HPV leading cause of male head and neck cancer

Dr. Anna Giuliano (left)with Dennis Wilmeth (right), who contracted cancer from HPV.

HPV is the virus known for causing cervical cancer in women. Now a new study finds half of all American men are infected with it. The virus is responsible for 32,000 new cancer cases in the U.S. every year, and CBS News medical correspondent Dr. Jon LaPook reports a growing number of them are men diagnosed with head and neck cancers.

64-year-old Dennis Wilmeth never imagined he would get cancer from a sexually transmitted virus.

Wilmeth had no idea what the HPV virus was.

He and his wife, Karen Greenfield, had both dated before they married four years ago. She knew HPV causes cervical cancer. But tongue cancer, in her husband?

Oral sex now main cause of oral cancer: Who faces biggest risk?

"Nobody else I talked to has ever heard of HPV viruses causing cancer in men," Karen said.

Evidence now shows two-thirds of the cancers of the tongue and tonsils are caused by HPV -- and 80 percent of these cases occur in men.

"It seems like ten or more sexual partners is the threshold, that's where we start seeing a bigger jump in risk," said Dr. Anna Giuliano, author of the study and leader of cancer and epidemiology at Moffitt Cancer Center.

Researchers found that while 50 percent of the 1,158 healthy men ages 18 to 70 who participated in the study were infected with genital HPV, only six percent had the strain that causes most (90 percent) HPV-linked head and neck cancers. In 90 percent of people, the virus goes away on its own. But it may persist in men more than women.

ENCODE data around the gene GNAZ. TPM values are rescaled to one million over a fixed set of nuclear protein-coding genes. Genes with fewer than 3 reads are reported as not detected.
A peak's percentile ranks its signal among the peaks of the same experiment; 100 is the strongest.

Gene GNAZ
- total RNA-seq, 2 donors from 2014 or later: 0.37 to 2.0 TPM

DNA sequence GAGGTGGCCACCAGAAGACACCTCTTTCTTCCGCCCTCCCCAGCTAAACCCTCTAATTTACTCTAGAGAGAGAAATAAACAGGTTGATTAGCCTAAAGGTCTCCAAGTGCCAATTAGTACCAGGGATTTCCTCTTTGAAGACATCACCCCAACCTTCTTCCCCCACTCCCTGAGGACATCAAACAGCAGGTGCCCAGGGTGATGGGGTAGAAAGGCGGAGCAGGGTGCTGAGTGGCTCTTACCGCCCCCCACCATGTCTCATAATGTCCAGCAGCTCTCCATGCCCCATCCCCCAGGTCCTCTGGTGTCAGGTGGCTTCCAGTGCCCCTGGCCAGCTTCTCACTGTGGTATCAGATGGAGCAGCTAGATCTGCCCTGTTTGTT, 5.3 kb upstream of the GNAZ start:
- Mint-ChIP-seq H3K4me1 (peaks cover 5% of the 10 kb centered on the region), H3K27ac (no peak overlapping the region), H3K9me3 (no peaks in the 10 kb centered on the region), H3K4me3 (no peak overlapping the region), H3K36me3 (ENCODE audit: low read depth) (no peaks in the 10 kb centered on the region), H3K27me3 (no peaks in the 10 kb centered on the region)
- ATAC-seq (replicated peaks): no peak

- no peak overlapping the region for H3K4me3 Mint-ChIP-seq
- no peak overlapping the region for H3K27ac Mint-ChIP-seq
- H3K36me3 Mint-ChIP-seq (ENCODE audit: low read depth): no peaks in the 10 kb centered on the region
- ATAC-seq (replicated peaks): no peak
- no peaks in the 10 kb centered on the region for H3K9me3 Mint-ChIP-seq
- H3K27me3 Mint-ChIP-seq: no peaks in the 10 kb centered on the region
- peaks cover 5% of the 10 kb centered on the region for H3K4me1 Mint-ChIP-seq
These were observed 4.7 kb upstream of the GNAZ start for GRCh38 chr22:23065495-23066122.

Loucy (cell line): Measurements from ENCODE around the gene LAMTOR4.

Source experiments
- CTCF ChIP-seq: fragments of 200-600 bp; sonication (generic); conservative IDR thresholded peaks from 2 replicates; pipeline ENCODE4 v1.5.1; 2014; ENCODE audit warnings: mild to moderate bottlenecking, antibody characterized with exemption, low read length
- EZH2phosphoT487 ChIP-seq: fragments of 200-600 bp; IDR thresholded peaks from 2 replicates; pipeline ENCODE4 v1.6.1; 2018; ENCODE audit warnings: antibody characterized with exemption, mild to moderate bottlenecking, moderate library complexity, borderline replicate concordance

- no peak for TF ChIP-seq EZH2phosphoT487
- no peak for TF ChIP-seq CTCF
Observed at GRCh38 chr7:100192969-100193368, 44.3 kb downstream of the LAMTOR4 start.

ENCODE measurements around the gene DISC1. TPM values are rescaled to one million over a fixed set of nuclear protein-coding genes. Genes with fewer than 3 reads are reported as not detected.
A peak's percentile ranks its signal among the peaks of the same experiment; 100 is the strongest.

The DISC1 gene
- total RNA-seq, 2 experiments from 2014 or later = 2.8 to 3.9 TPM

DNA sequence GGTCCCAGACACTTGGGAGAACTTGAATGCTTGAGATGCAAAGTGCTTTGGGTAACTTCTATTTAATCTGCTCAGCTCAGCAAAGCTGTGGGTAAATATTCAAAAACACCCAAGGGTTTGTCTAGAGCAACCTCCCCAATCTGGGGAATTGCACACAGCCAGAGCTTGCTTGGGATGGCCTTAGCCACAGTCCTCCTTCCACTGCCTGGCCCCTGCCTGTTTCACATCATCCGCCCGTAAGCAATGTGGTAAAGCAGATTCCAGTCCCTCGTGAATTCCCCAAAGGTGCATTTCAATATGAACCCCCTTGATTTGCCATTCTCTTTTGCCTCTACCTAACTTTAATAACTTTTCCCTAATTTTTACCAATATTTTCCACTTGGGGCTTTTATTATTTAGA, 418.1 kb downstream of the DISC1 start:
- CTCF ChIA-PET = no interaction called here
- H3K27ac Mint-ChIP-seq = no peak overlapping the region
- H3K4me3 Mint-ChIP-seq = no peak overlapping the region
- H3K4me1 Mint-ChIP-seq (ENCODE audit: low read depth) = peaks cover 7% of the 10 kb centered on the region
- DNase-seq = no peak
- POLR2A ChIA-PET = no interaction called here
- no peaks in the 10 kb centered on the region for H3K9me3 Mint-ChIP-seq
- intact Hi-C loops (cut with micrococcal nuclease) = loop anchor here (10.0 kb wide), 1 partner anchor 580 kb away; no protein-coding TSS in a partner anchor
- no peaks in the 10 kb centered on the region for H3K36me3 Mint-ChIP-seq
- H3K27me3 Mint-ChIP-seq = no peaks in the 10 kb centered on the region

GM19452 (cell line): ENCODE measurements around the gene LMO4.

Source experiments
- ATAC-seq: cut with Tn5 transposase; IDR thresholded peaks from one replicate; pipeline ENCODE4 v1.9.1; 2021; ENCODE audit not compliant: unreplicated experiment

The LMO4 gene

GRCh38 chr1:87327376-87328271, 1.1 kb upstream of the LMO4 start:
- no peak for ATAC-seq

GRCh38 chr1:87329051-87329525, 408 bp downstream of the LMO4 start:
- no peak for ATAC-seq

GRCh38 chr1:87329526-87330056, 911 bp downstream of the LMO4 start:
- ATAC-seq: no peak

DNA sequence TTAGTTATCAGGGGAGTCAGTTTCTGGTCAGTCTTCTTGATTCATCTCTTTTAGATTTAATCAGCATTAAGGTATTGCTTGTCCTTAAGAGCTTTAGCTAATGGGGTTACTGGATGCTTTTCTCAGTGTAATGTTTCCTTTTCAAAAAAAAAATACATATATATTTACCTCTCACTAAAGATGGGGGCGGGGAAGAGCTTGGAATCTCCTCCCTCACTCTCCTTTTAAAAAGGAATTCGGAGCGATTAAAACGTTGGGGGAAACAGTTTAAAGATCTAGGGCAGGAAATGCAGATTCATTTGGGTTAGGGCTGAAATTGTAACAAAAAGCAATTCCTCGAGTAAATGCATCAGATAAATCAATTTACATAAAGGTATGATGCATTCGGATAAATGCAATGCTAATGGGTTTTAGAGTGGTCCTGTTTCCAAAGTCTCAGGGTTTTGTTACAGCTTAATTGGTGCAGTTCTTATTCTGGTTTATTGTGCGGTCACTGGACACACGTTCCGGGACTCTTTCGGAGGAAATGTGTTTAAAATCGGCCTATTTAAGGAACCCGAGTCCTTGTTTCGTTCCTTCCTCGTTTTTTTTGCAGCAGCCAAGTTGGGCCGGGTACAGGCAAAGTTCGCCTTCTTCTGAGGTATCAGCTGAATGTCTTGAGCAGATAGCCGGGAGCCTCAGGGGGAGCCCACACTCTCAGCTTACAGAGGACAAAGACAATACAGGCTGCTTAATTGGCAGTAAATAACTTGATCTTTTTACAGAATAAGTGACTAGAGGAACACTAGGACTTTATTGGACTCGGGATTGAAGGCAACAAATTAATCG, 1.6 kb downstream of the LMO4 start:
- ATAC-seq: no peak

"It takes one situation where you don't clear the virus than you can develop cancer," said Dr. Sara Pai, head and neck surgeon of Johns Hopkins' Kimmel Cancer Center.

Dennis Wilmeth and his wife are participating in a study to learn more about how this virus spreads through sexual activity.

"There are going to be multiple opportunities for infection to enter the mouth," said Dr. Giuliano. "Whether it's the fingers, whether it's through sexual activity - and that could consist of kissing or oral sex."

After chemo and radiation therapy, Dennis has been cancer-free for a year. There's no embarrassment or blame.

"It's nice to be married and be in love and have someone who cares about you," said Dennis about his wife. "As my daughter would say, she puts up with my stuff."

Today's research is going to provoke more discussion in the coming months about whether public health officials should recommend vaccinating boys against HPV, as they do for girls.

  • Jon Lapook
    Jonathan LaPook

    Dr. Jonathan LaPook is the chief medical correspondent for the CBS Evening News. Follow him on Twitter at @DrLaPook